The second afternoon session, chaired by Lorena Kanellopoulos, Manager, ANU Press, is on publishing options and OA monographs.  First up, Jason Ensor, Research & Technical development manager, Digital Humanities, and Michael Gonzalez, Associate Librarian, U of Western Sydney – ‘It’s time to pull out the stopper: rethinking impact in post-print scholarship’.  Difficult to hear speaker.  They seem to use a collaborative framework between School of Hums and Comms Arts and UWS Library, and use NTRO – non-traditional research output or Now taking research outside.  They developed the Journal Finder – help researchers publish by providing information on how a journal counts towards a particular field.  They’re trying to upturn academic publishing, by breaking the container, ie questioning what an article is.  Articles can talk to other articles, with loose formatting requirements.  There’s scope for recognition of non-traditional outputs, merging raw data with article, even data-only articles.  Peer review…  Peer reviewers are invited by volume editors.  Peer review pros could be published with accepted original draft submission, in full.  Disclosure of PR identities to public and authors makes the whole process public and limits intergeneration gatekeeping, eg peer reviewer stats published @ www.openscholar.org.uk/open-peer-review/  On Rights… Author holds copyright with no restrictions, may post any version to any repository or website; generous reuse dan remixing rights (CC BY Licence) open source model of software development.  Publishing…  Variation on social reading platform / journal management software for packaging original submissions, peer review reports and final versions.  Semantic publishing where the citable unit is an argument or passage (nice granulation).  So rethinking everything!  New ways of reading, rethinking containers, impact, (measuring networks rather than leaderboards) open research: access + content + data.  See http://dhrg.uws.edu.au/.  They showed the project – looks interesting.

Next up, Ben Johnson, HEFCE on Monographs and OA.  He first set out the funding environment of HEFCE, place of the REF.  OA: Finch Report and govt policy; Research Councils introducing policy (and Wellcome Trust), and in 2014, funding bodies introduced Green Policy.  HEFCE’s view is that publications arising from publicly funded research should be made as widely and openly available as possible.  Monographs not covered.  Why just journals?  Because digital publishing is normal, lots of opportunity, text reigns supreme (?), manuscripts are shared, there is academic acceptance of OA there, and Finch settled models of Gold and Green access.  On monographs, he believed this is still unthinkable.  I DON’T agree this stance — the funding councils really need to lead the culture, not follow it, if they subscribe to open access as an approach.  Monograph publishing inhabits the same ecology of journal publications.  University Library budgets are under huge pressure, though, from commercial publishers of journals, and therefore there’s less to spend on monograph publication.  HEFCE have researched the issue, led by Geoffrey Crossick, with an expert reference group.  Main findings?  Don’t change anything…  Why?  Books still matter as a means of academic comms, authors want control over the materiality of the books they write; libraries are moving towards e-books and PDA; print books have distinctive advantages over e-books at the moment.  I don’t understand how these are arguments for the status quo…?  And surely the argument of the last clause is debatable.  Problematic, surely, in that library acquisition of monographs is severely curtailed because of the steep rise of journal acquisition costs…?  Still — I haven’t read the report so can’t comment on it.  Need to go off and read it.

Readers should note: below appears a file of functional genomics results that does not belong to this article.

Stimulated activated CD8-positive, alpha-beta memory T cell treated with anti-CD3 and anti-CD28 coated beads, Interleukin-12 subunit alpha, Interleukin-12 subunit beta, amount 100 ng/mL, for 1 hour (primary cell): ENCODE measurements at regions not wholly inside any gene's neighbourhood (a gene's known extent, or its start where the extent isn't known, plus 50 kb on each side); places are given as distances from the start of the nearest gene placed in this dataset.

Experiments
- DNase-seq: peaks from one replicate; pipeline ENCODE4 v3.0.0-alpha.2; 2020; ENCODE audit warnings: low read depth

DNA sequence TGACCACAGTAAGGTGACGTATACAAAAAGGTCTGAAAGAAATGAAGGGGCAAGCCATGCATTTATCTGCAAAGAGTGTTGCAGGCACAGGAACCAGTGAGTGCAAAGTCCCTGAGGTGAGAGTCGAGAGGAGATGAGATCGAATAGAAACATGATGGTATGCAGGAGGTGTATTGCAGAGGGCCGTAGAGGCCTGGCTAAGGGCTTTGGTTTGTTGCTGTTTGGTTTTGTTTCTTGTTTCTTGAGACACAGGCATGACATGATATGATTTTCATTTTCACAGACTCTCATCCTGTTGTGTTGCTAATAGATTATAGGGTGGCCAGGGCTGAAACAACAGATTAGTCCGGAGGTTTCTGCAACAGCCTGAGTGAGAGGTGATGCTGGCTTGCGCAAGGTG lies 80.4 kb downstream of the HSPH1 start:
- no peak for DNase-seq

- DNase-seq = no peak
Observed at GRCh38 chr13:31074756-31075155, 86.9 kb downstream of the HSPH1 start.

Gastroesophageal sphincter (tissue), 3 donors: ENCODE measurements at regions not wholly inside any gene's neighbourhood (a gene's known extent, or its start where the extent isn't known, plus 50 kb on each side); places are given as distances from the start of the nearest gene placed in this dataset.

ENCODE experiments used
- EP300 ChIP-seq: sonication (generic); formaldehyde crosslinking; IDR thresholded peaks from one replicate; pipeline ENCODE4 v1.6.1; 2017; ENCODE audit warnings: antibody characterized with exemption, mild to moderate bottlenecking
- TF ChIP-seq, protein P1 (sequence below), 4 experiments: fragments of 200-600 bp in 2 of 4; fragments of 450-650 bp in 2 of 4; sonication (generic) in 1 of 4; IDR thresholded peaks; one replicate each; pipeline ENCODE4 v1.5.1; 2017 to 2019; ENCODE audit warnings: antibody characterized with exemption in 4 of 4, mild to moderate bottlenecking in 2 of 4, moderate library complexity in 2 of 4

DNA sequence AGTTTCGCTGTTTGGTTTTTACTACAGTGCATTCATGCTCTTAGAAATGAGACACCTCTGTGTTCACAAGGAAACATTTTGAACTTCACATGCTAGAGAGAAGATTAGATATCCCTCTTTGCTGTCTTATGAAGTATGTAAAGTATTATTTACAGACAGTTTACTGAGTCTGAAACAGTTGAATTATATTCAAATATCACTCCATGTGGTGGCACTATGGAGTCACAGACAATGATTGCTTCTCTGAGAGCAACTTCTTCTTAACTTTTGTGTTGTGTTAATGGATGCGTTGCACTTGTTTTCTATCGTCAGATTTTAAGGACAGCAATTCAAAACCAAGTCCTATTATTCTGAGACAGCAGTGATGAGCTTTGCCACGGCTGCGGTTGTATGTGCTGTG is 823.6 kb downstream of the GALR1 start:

Good session though!  Thought provoking, and very useful to get a sense of the innovations and the cultures of scholarly publishing in Australian HE.